for use in a radio studio. We're going to do a fancier timekeeping
    solution after our studio move next year but for now this is good
    enough.

    Well, it would be if it worked. The clock synchronizes with WWVB
    every night, and I had it working on my engineering bench. But with
    it mounted on my air studio wall, it won't sync. I've tried three
    different positions -- mounted flat on west, north and east walls. In
    each position, I left it there for about a week to see if it would
    sync.

    I'm in Atlanta, so WWVB is generally west from me. I don't know how
    the internal antenna element is oriented, but I assume it's parallel
    to the big flat dimension of the clock, so either east or west should
    have worked best. Obviously the building is attenuating the signal,
    but I really want it to work in that room, so I've got to find a way
    to improve the signal reception without moving the clock much from
    where it's at.

    So, does anyone have any experience with opening these clocks up and
    adding an antenna? What kind of antenna should I use, and how should
    I orient it?

    - Chris
     
  3. You may have a RFI problem. The 60KHz signal is pretty weak compared to a
    lot of the signals floating around in the average civilized office. Light
    dimmers, flourescent lights, CRT's, switching-mode power supplies all put
    out lots of RF in that part of the spectrum. Your best bet might be to just
    receive WWV on a SW radio and use it to set your clocks. Low-tech but
    usually works, unless propagation is just shot.
     
  4. There are some hints at the NIST website. I live in Florida and the
    nighttime signal is much better than the daytime signal. This is also true
    for Atlanta, but not as much variation as at my location. One thing that
    helps (sometimes) is to move the clock away from TV receivers and monitors.
    A 60 kHz antenna is a large beast, so there is nothing simple that you can
    do in that department.
     
  5. Tweetldee

    Tweetldee Guest

    I have two of those "atomic" clocks, one at home and one at work. Both came
    with admonitions in the instruction sheet to keep them at least 10 feet away
    from any computers, monitors or TV sets. Naturally, all of these items
    generate intense EMI fields around them and would swamp the weak 60KHz
    signal from WWVB.
    Unless you can satisfy these criteria, or provide an external antenna that
    you could couple to the internal antenna of your "atomic" clock, then I'm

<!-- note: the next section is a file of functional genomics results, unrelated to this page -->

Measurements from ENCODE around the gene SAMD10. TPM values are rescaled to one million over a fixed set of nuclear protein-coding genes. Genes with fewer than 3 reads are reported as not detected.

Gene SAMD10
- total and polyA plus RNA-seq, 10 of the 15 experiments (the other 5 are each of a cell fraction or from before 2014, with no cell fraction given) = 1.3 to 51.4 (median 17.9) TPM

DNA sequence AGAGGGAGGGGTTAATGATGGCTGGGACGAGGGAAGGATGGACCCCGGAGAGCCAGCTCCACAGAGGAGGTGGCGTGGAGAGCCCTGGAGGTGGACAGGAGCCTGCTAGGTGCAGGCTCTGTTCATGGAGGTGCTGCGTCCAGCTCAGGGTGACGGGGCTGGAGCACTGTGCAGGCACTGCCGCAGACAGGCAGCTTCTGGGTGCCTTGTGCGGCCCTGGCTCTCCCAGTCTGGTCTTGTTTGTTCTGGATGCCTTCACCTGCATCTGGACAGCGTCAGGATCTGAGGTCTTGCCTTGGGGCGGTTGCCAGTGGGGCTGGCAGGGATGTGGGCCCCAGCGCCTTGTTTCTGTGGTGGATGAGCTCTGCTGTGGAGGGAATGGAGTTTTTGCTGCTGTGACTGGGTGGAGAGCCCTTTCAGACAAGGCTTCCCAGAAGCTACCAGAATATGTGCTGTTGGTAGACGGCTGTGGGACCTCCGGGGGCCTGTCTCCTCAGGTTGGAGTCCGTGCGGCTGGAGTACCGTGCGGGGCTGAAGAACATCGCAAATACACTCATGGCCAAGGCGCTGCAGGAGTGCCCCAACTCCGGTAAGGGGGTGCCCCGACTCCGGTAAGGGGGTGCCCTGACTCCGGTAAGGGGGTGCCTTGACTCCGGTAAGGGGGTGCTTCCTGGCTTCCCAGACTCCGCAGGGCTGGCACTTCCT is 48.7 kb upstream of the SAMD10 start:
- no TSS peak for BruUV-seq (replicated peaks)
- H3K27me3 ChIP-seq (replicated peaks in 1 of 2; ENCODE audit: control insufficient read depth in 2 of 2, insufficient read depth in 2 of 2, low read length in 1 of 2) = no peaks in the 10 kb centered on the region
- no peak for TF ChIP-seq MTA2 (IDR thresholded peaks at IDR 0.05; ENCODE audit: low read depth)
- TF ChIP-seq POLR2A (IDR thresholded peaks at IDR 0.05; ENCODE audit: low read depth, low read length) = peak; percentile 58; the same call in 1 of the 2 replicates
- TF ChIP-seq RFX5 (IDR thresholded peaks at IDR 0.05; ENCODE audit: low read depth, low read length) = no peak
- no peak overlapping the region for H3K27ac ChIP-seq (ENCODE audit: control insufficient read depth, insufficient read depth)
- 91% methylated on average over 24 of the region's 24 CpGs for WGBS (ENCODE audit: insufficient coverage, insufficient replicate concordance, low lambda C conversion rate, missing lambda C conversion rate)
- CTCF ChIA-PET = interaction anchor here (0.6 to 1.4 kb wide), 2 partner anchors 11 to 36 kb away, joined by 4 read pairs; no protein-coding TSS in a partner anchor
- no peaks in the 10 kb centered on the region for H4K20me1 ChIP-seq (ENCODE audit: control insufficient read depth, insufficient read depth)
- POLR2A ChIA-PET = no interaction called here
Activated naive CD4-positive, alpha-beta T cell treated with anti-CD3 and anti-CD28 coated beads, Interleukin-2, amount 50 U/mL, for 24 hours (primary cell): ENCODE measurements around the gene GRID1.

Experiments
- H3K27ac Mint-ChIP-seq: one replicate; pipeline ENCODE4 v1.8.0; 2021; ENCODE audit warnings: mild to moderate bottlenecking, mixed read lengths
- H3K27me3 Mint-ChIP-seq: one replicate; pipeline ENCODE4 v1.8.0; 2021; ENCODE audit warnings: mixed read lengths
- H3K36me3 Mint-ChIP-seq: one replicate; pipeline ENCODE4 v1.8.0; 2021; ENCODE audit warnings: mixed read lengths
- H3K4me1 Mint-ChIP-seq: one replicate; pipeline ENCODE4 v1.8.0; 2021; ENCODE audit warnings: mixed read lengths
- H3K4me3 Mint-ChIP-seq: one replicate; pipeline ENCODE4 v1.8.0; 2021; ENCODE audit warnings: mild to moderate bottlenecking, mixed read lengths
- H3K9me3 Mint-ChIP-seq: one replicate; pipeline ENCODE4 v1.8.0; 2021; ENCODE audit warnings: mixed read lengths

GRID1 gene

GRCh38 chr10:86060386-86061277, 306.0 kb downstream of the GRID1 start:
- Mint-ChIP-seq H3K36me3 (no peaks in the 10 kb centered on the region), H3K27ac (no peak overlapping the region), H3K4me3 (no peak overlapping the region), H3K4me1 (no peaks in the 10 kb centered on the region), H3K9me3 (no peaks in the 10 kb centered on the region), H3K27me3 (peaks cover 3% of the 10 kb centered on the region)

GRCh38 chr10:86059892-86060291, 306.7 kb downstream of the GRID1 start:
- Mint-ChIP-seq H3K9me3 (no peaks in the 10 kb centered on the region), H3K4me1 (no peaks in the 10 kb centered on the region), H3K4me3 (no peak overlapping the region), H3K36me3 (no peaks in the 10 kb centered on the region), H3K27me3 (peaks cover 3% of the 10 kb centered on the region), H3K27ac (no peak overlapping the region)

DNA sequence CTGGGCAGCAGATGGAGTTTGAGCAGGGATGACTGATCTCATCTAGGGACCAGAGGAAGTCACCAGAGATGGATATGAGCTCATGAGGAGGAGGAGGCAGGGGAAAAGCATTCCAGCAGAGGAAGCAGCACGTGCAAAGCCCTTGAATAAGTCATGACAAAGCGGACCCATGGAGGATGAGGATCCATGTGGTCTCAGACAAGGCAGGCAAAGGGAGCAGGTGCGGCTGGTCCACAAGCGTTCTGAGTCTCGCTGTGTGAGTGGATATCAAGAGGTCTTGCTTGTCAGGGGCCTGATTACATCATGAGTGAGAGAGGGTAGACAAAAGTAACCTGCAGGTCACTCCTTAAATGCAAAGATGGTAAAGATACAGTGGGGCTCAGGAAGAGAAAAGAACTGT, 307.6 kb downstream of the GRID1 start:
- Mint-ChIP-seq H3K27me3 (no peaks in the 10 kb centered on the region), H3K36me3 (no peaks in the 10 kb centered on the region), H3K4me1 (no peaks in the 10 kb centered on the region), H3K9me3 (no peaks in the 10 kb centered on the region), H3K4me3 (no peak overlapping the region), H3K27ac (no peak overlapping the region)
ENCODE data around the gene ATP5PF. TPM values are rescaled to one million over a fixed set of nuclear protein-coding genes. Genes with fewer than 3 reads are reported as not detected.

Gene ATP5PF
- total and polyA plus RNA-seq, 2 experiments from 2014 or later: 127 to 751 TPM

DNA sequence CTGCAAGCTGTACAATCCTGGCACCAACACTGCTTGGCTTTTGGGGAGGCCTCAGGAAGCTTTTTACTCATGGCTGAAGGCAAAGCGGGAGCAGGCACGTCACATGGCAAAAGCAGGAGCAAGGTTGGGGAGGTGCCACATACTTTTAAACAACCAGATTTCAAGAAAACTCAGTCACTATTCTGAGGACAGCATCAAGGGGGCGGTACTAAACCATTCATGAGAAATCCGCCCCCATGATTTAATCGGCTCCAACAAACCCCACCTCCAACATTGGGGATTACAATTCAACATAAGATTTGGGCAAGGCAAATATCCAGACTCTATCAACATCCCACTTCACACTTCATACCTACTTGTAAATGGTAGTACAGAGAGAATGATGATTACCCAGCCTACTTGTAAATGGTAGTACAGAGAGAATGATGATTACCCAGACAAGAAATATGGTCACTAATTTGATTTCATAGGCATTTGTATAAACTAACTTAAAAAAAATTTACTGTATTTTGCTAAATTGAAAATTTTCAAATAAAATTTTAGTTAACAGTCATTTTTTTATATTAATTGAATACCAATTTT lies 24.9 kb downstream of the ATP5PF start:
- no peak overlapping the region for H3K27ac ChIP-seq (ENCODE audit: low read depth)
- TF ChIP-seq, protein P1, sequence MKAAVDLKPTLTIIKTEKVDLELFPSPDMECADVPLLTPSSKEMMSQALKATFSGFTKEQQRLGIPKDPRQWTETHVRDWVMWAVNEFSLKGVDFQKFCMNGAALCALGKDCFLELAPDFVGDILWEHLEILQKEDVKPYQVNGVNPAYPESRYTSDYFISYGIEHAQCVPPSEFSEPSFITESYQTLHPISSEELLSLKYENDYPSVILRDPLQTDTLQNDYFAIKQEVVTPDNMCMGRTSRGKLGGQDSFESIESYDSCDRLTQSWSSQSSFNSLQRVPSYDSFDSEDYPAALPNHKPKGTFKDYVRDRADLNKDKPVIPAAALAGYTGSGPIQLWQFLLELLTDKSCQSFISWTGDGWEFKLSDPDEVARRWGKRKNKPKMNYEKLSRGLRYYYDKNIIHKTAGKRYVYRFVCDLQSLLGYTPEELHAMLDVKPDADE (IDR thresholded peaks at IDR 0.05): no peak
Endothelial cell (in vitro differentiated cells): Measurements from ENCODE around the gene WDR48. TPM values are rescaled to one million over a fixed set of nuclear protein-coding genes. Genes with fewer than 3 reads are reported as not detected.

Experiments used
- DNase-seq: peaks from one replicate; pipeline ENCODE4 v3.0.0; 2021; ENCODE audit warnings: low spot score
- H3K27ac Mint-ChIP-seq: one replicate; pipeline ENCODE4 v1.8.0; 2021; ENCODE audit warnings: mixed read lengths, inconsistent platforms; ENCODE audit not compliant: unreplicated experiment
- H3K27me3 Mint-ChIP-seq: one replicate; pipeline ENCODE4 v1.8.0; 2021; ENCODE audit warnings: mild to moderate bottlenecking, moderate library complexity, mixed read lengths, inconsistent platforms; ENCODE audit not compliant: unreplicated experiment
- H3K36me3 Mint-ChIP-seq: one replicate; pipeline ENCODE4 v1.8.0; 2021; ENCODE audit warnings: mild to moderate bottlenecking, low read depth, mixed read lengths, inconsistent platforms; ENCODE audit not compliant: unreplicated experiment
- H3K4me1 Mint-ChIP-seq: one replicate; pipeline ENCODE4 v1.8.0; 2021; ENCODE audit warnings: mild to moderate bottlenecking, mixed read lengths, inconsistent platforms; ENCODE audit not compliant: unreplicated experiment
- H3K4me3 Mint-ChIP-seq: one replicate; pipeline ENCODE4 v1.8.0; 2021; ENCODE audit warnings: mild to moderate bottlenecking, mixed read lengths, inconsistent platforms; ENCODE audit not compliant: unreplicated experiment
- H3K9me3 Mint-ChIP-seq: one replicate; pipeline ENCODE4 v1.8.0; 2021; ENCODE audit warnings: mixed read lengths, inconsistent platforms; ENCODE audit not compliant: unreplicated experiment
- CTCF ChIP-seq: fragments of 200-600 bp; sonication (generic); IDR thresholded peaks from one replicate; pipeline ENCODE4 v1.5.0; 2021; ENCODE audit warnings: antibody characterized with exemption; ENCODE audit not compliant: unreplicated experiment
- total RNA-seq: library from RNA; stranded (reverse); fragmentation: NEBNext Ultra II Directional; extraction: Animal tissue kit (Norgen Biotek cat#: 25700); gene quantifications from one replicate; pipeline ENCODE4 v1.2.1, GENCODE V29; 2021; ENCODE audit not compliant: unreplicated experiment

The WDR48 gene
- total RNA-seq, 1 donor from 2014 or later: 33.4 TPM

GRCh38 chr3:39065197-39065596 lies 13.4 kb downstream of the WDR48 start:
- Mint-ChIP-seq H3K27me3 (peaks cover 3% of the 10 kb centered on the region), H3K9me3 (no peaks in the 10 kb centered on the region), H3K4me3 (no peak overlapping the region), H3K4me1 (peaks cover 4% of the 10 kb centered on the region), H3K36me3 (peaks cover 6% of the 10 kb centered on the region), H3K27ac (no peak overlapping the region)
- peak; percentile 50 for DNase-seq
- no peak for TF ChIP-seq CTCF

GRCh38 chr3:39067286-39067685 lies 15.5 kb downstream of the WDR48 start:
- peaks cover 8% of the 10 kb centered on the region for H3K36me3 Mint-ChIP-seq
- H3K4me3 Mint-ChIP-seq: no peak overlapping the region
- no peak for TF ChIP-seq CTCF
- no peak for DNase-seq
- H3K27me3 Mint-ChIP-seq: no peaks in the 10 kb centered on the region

afraid you've a couple of boat anchors on your hands. Your clocks can only
    syncronize if they have a signal that is strong enough to allow it to
    receive the coded information that it needs to set the clock. Antenna
    placement is critical for these clocks.

    --
    Tweetldee
    Tweetldee at att dot net (Just subsitute the appropriate characters in the
    address)

    Time is what keeps everything from happening all at once.
     
  6. Bob M.

    Bob M. Guest

    I have several of these clocks at my house, including some atomic watches.
    No problem (luckily) but the antennas aren't really that big, especially
    inside the watch.

    Someone suggested I could take another loopstick antenna and put it outside,
    then run some wires back to the clock inside and wrap a few turns of the
    wire around the clock's antenna. I would think that some tuning would be
    necessary to get it to work well. I want to install a clock at a well
    shielded radio station transmitter building and short of putting the entire
    clock outside, I'm also running out of options.

    Bob M.
    ======
     
  7. ejxit

    ejxit Guest

    Since you have a location where the clock works, why not put a small light on it
    and point a small wireless camera at it. Then you can monitor the time almost
    anywhere in the building. I have atomic clocks in my home and they only work in
    2 west facing areas, so I know what your dealing with.
     
  8. Jerry, WWVB only operates at 60 KHz, while WWV is on the higher
    frequencies. you can not scan and lock on the best signal when there is
    only one signal.

    --


    Its August 5, 2003, so I'm 51 today!
    Michael A. Terrell
    Central Florida